After the systematic review, the authors concluded that there was insufficient data to ensure efficacy. The procedure has a low rate of complications but those can be very severe. Of the 15 studies reviewed, 11 were prospective, 3 retrospective and only one a clinical trial10.
Another recently published study compares the effects of optimum conventional treatment for pain against vertebroplasty in patients with vertebral compression fractures11. It consists of a prospective study, randomised, which evaluated the patients on day one and two weeks after, using the quality of life scale (QUALEFFO) and incapacity questionnaire (Roland-Morris Disability (RMD)). The study included 18 patients treated with vertebroplasty and 16 patients treated conventionally. Those patients in whom vertebroplasty had been carried out had an improvement in pain, mobility and functionality significantly better than those receiving conservative treatment.
Now in progress is the clinical trial VERTOS II12, which intends to estimate the cost-effectiveness of vertebroplasty compared to conservative therapy in terms of the reduction in pain, quality of life, complications, secondary fractures and mortality. It consists of a multi-centric study, which intends to recruit 100 patients in each group, following up for 12 months. It is hoped that this study will greatly clarify current questions with respect to vertebroplasty.
The departments of radiology of the Mayo Clinic College of Medicine and the Baylo University Medical Center carried out a retrospective review of the first 1000 patients on whom they have carried out percutaneous vertebroplasty (independently of the underlying cause for which it was indicated), with the objective of putting together a prospective database.
Different variables were collected, including studies of images and of clinical visits, and they carried out telephone interviews with each patient. The study evaluated pain, on a subjective and visual scale, changes in mobility, the use of analgesic medication, and used incapacity questionnaires (Roland Morris Questionnaire). They found a dramatic improvement in all the parameters evaluated after vertebroplasty. The improvement in pain, mobility, use of analgesics and Roland-Morris score were evident immediately after vertebroplasty and remained for two years after follow up. There was a low level of complications after the procedure. The most frequent was rib fracture. In accord with these results, they conclude that professionals, in recommending this treatment for pain due to compression fracture, can inform patients that it is a technique with a high rate of success and a low rate of complications13.
In spite of these studies suggesting a positive effect of treatment with vertebroplasty, compared with other conservative treatments, there are no randomised double blind clinical trials published.
Very recently the first two randomised double blind clinical trials have been published comparing vertebroplasty carried out with the injection of polymethylmethacrylate, with control patients on whom the procedure was carried out, but without the injection of this material.
The INVEST study of Kallmes et al.14, included 131 patients (vertebroplasty in 68 and simulation of vertebroplasty in 63). The results regarding pain and functional capacity after one month were similar in the treated and control groups, with a tendency towards an improvement in pain in the vertebroplasty group, although not significant. In both groups improvement was observed 3 days after the procedure, but were similar at 3 months. The authors concluded that the improvement in the pain and functional capacity associated with osteoporotic compression fractures in patients treated with vertebroplasty were similar to that in the control group. Another trial, Buchbinder et al.15, included 71 patients (carrying out vertebroplasty in 35 and a simulation in 36). The results with regard to pain, quality of life and functional capacity after a week, and at I, 3 and 6 months, are similar in both groups. As before, the pain improved in both groups of patients.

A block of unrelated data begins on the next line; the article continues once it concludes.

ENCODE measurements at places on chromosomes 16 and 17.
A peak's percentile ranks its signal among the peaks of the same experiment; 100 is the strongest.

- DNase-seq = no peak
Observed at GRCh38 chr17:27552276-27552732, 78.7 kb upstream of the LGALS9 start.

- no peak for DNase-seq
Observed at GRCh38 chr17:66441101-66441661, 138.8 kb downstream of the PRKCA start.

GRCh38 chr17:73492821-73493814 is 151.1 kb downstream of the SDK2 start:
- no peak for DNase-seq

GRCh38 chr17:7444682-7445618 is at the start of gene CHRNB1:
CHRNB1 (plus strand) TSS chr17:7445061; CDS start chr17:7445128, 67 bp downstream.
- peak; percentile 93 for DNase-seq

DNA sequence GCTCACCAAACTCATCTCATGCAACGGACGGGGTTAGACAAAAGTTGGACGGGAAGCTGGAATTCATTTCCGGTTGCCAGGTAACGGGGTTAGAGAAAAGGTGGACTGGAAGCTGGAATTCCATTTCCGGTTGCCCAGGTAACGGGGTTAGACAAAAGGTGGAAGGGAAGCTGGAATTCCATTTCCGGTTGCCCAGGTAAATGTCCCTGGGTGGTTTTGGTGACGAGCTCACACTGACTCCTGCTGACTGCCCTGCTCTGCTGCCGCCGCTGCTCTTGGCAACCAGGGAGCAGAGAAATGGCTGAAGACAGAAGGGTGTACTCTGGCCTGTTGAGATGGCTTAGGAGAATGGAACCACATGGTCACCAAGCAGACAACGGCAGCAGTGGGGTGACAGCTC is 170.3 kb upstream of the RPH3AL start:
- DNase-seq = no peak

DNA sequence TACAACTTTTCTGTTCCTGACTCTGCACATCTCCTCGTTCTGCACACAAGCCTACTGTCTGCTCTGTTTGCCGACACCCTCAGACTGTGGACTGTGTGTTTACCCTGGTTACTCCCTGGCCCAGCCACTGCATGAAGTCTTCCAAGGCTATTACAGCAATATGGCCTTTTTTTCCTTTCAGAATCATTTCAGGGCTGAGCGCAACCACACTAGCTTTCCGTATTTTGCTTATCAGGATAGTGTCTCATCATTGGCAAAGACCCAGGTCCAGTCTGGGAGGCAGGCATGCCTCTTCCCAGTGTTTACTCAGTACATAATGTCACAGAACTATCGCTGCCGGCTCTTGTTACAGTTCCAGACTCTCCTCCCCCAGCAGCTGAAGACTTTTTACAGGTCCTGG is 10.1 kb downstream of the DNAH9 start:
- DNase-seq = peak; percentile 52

These two trials had some limitations, fundamentally that they did not take into account other medical treatments which were taken and which could have affected the results.
These findings question the indication of vertebroplasty for the treatment of patients with recent osteoporotic vertebral fractures.


The rate of complications described in the literature in the case of vertebroplasty in osteoporotic fractures, is low, between 1 and 3%. The most frequent is the leak of cement from the vertebra, the majority of times without clinical repercussions. On occasions severe complications have been described, such as infection, neurological failure after the leak of cement into the medullar canal16, pulmonary embolism and pneumothorax, all with a very low frequency17.
Occasionally hypertension and arrhythmia have been described, ascribed to the polymerisation of polymethylmethacrylate, for which reason cardiovascular monitoring is necessary continually during the procedure.
In the recently published clinical trials the rate of complications does not differ from those described previously.


Different series of published studies endorsed this technique as efficacious and safe, with a level of scientific evidence grade III.
Despite the fact that the clinical results of vertebroplasty were promising, the recent publication of two randomised clinical trials, with a higher grade of evidence than those published earlier, contradicts them.
The huge incidence of osteoporotic vertebral fractures which cause pain and significant incapacity in patients is an evident fact in numerous studies. The management of pain is a problem in daily clinical practice. We had confidence in the effectiveness and the very low rate of complications in this technique. After the publication of these clinical trials, questions are emerging which need to be answered: could the placebo effect of the simulated vertebroplasty through puncture and/or the effect of local anaesthetic be responsible for the similar results in both groups? And what of the superiority of the intervention, be it with cementation or simulated, over the conservative treatment? Could this technique be effective in a sub-group of patients as Kallmes et al. suggest? If this were the case, in which sub-group of patients? We have evidence of its lack of effectiveness in the short-to-medium-term, but in the long-term? In the face of the morbidity and incapacity which frequently produces secondary pain in these fractures, what other therapeutic alternatives do we have left for patients who don’t respond to conventional treatment?
It is now even more important, if possible, to continue and/or carry out clinical trials which bring us answers to these questions.
And in the meantime? It becomes even more important to create a specialised and multidisciplinary approach around the management of pain. Likewise, adequate information and communication between the doctor and patient to evaluate the therapeutic options available, the current state of knowledge around this invasive technique and the possible risks and benefits, will permit the individualisation of the indication to the various alternative therapies.